Five Random Annoying Things That I've Had To Put Up With This Week

...and Then Some.

Update: Davi wanted to take his occasional pot shot at me (it was about time, I guess), so I added some background where relevant. He likes to make it personal, I like to make it factual. As always, you are free to make up your own mind.

Sometimes, I just have to vent some steam. And not just where it regards news commentary, either.

Brain-dead Windows Dithering

If you've ever tried using on Terminal Services or , you probably noticed that even at ludicrous bit depths (16 or 24 bits), 2003 persists in using idiotic GDI dithering for its display unless you're either in slideshow or animation preview mode.

In standard editing mode, however, editing anything against a gradient backdrop is completely impossible. And yes, I have to do this on Windows - only 2003 can deal with the embedded data on some of the files without mangling it.

There is no known fix. I asked someone at the team a few months back, and she never even heard of the problem. I spent the last three days running remotely from a machine and trying to get around it, even down to going through the rdesktop source. As far as I can understand it, tries to use hardware acceleration, and somehow the detection logic is different when in editing mode - so it falls back to GDI dithering.

Wireless Networking

Even on Core 4, it is still a mess. I cannot believe that I still have to re-enter WEP keys manually and run arcane commands to do something as simple as switch wireless networks (or get things to work properly when I plug in a cable).

Yes, yes, I know that and have somewhat better wireless management. I couldn't care less - it's not about each distribution's little nerdy tweaks, it's about the whole thing - there is no common way to do this across distributions (and believe me, I've seen a few).

lacks coherence and ease of use, no matter how cool and free it is. I can put up with most of it, but not with basic stuff that Windows gets down pat.

And don't on power management, which was the final straw as far as my home laptop was concerned - when my iBook died, I my ailing Toshiba into a -based "network computer" - I tried tweaking , but using I can get it to last for nearly three hours on a full charge, and it hybernates properly.

's Incredibly Underperforming IMAP Handling

Ever tried moving 3172 messages from one IMAP folder to another? Well, don't. At least not using , which consistently chokes when handling large volumes of messages.

Bringing up the Activity Viewer window hints at some sort of interlocking between several parallel mailbox accesses. I can understand that other "Opening Mailbox..." threads to the same server might have some impact (although the server runs smooth as clockwork), but I'll never understand why stopping tasks accessing different servers makes things work.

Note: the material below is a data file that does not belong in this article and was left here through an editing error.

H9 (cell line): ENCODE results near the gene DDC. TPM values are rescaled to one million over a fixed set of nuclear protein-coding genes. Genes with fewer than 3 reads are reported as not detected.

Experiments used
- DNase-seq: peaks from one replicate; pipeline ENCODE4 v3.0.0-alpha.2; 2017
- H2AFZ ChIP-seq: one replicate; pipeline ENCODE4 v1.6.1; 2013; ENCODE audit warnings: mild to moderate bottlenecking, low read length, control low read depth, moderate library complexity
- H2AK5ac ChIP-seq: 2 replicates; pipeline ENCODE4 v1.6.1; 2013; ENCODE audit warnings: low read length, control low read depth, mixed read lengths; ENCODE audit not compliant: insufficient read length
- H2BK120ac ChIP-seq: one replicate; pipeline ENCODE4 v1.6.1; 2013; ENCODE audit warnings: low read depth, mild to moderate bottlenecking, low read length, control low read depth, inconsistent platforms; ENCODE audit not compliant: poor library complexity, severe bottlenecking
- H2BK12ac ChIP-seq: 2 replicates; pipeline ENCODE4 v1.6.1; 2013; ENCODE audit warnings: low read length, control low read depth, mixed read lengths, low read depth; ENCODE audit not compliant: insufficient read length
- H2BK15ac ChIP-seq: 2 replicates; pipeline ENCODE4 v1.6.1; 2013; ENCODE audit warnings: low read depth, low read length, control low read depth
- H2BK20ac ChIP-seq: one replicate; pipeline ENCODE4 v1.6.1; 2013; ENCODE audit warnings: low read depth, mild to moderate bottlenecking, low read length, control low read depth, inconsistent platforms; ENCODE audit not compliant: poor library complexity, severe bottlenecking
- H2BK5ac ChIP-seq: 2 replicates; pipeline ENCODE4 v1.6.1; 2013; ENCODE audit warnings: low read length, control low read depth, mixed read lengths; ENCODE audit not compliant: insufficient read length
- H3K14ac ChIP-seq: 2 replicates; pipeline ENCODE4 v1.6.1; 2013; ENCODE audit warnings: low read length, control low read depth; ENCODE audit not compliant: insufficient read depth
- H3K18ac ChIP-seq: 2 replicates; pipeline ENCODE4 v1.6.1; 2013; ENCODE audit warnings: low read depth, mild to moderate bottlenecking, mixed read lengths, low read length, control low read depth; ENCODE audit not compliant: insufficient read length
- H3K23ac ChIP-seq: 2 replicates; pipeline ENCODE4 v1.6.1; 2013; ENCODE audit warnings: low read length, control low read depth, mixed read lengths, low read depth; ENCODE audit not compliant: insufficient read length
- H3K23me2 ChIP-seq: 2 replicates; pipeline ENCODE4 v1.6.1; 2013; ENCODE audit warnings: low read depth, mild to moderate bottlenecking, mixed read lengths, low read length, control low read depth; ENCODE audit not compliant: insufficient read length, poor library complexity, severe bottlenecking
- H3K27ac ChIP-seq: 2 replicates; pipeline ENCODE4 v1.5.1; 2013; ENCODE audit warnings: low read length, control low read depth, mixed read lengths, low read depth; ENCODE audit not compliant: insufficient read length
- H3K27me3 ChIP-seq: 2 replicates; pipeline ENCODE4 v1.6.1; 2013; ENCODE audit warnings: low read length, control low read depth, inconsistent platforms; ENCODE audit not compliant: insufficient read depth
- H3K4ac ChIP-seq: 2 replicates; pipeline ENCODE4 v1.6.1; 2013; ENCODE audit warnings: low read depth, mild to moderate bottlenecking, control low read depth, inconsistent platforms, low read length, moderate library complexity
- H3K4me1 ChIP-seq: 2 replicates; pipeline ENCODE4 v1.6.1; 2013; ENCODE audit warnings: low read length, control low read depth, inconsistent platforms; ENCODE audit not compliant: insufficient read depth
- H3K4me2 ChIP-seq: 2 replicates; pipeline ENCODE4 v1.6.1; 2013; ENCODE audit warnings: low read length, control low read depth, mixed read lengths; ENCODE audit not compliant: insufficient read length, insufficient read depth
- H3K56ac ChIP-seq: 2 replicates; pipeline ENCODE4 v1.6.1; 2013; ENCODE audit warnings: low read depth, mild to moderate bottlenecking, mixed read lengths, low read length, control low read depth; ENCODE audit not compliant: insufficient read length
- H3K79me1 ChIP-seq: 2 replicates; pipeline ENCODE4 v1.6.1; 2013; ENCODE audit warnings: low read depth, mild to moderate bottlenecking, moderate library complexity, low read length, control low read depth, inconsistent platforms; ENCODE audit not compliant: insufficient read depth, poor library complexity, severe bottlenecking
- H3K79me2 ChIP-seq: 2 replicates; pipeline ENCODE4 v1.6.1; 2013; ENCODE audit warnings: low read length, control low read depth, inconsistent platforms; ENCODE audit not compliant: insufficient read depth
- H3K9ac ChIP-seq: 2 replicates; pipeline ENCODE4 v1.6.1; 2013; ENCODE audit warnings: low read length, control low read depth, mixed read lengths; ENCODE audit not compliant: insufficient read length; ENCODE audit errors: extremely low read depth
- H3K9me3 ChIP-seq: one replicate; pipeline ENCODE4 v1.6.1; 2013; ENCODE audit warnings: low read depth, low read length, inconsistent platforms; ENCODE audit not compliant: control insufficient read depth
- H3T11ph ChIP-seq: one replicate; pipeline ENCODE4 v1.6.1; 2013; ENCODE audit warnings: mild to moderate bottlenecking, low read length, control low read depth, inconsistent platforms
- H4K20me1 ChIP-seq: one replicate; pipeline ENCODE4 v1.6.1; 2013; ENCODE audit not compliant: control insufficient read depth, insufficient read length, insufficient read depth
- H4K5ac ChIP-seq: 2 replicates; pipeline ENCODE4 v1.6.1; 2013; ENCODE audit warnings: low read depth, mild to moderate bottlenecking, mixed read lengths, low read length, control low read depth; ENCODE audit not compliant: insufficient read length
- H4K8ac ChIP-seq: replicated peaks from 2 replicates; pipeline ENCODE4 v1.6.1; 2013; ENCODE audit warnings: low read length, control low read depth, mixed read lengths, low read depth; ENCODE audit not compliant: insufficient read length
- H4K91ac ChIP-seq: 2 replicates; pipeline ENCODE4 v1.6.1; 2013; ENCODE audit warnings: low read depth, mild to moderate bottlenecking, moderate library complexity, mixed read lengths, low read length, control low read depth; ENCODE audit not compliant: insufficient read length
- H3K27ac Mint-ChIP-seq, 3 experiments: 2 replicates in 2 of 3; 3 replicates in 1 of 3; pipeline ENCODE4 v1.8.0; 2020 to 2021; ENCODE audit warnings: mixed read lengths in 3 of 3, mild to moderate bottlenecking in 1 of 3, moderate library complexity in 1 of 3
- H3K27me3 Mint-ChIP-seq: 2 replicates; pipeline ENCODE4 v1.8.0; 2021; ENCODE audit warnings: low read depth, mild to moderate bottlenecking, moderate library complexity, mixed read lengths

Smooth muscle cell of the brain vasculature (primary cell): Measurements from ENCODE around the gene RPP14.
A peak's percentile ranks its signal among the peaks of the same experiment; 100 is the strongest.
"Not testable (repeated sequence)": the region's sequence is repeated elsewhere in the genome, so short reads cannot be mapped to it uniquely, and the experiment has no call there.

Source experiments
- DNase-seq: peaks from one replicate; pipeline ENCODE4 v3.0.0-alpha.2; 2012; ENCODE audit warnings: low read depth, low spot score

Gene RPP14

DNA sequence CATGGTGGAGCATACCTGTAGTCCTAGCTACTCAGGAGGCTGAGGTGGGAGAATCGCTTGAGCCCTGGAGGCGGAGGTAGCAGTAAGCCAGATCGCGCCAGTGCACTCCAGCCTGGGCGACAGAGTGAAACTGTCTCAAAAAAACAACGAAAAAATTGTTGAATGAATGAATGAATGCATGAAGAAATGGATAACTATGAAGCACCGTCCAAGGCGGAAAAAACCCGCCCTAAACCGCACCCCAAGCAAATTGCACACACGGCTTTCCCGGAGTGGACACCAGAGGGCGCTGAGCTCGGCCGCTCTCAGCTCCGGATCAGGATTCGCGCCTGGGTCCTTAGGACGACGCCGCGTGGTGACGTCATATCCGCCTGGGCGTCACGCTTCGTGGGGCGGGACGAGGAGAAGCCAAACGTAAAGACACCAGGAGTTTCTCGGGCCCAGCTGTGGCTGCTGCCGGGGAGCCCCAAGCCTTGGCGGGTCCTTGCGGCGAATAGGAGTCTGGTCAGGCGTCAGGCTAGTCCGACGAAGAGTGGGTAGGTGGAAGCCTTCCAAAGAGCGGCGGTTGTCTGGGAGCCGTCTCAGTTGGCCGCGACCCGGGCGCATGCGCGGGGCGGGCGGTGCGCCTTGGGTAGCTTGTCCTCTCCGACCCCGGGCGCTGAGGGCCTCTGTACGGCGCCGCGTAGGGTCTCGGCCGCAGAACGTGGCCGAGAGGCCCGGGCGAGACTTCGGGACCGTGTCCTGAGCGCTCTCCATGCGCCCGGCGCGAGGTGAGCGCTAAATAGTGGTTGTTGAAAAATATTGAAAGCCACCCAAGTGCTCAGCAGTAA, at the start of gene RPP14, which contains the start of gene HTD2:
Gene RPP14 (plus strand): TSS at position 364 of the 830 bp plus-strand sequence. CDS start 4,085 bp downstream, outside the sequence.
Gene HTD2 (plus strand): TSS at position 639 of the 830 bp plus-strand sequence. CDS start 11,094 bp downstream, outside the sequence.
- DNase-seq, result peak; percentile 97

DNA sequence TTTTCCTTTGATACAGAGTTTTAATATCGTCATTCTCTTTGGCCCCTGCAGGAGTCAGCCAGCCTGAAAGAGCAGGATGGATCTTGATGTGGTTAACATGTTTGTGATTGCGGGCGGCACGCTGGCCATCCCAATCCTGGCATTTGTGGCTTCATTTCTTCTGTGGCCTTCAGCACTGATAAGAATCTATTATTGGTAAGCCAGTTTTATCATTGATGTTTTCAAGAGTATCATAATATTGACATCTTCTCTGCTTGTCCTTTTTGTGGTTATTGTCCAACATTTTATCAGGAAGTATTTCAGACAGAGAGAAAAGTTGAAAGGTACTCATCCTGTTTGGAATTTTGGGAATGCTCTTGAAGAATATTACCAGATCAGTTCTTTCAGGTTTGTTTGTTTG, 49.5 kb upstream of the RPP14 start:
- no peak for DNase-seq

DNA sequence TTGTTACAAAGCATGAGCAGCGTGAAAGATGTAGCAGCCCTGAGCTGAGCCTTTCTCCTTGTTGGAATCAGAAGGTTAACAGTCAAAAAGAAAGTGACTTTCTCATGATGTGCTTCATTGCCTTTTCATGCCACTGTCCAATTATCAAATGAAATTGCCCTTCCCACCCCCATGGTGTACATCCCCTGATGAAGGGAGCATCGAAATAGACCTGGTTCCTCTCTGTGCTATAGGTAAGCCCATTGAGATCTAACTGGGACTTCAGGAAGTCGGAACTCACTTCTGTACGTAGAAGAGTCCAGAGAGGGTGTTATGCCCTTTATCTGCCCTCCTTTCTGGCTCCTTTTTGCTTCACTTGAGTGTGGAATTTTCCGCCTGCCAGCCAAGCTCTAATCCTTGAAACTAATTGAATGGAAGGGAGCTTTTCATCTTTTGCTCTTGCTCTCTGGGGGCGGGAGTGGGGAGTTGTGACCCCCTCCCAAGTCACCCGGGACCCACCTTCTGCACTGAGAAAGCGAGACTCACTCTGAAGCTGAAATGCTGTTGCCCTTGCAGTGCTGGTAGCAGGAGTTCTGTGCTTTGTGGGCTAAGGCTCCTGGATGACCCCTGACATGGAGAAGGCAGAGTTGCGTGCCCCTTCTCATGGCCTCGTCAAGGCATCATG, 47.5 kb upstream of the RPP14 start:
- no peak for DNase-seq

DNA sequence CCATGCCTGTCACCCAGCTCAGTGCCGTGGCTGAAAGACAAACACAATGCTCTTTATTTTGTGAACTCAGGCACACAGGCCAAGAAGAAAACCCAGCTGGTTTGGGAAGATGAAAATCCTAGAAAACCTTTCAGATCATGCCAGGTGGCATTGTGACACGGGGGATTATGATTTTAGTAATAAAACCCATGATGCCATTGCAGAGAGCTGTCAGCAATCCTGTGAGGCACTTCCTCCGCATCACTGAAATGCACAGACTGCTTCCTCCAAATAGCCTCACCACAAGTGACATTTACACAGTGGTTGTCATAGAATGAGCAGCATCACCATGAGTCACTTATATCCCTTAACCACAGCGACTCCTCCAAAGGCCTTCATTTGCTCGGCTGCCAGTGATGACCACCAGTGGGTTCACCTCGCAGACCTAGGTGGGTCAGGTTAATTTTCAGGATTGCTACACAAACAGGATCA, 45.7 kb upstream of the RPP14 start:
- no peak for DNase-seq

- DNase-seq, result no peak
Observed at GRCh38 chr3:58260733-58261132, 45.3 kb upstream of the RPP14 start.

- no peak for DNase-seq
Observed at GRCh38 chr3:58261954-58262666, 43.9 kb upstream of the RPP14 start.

Sometimes. It's no surprise that I dubbed the "upgrade" as a couple of months back.

After half an hour of waiting for to try to move those messages, I found that clicking on my inbox folders showed no messages at all. went catatonic, and I just switched to Thunderbird.

It moved everything instantly.

The Completely Senseless State of in

Why, oh why isn't there a decent server for - i.e., one that understands more recent versions of the RFB protocol and handles international keyboards properly?

I mean, client support , but why can't 's own server do this properly? OSXVnc gets the RFB optimizations mostly right (it outperforms 's drastically), but none of them can deal with Windows or clients using a Portuguese keyboard.

It's not as if keycode handling is rocket science. Or, better still, that there aren't droves of non-English speaking users out there willing to pay $25 for a client and server that does all of this properly (or even a bit more for a Windows-compatible RDP server).

And no, I don't have the time to do this myself, even with my usual 5-hour-a-day sleep cycle. The whole point is that I shouldn't have to fix this sort of thing, not when includes it as part of their own solution.

Proprietary Phone Connectors

I've ranted about this , but this week I had the occasion of dealing with yet another connector change from a major manufacturer, and it was so idiotic and underhandedly stupid that I will be doing the utmost not to mention it anywhere on my site, lest I go all out and employ some of the quaint (but exceedingly colorful) expressions that one of my Scottish colleagues used.

There is absolutely no sensible reason why phones need to have proprietary data or audio connectors - it simply can't be about mechanical resilience, shrinking margins or integration effort, not when chipsets are dirt cheap and can present just about any internal interface manufacturers might need.

Trust me, I should know. I switch phones around three to seven times a month, and the only thing that I stick to is my - which charges, syncs and is firmware upgradeable from a standard mini- connector.

That said, there must be a special place in Hell for whoever designs cables with proprietary plugs at the phone end. And I'm not talking about "sub mini" connectors, either.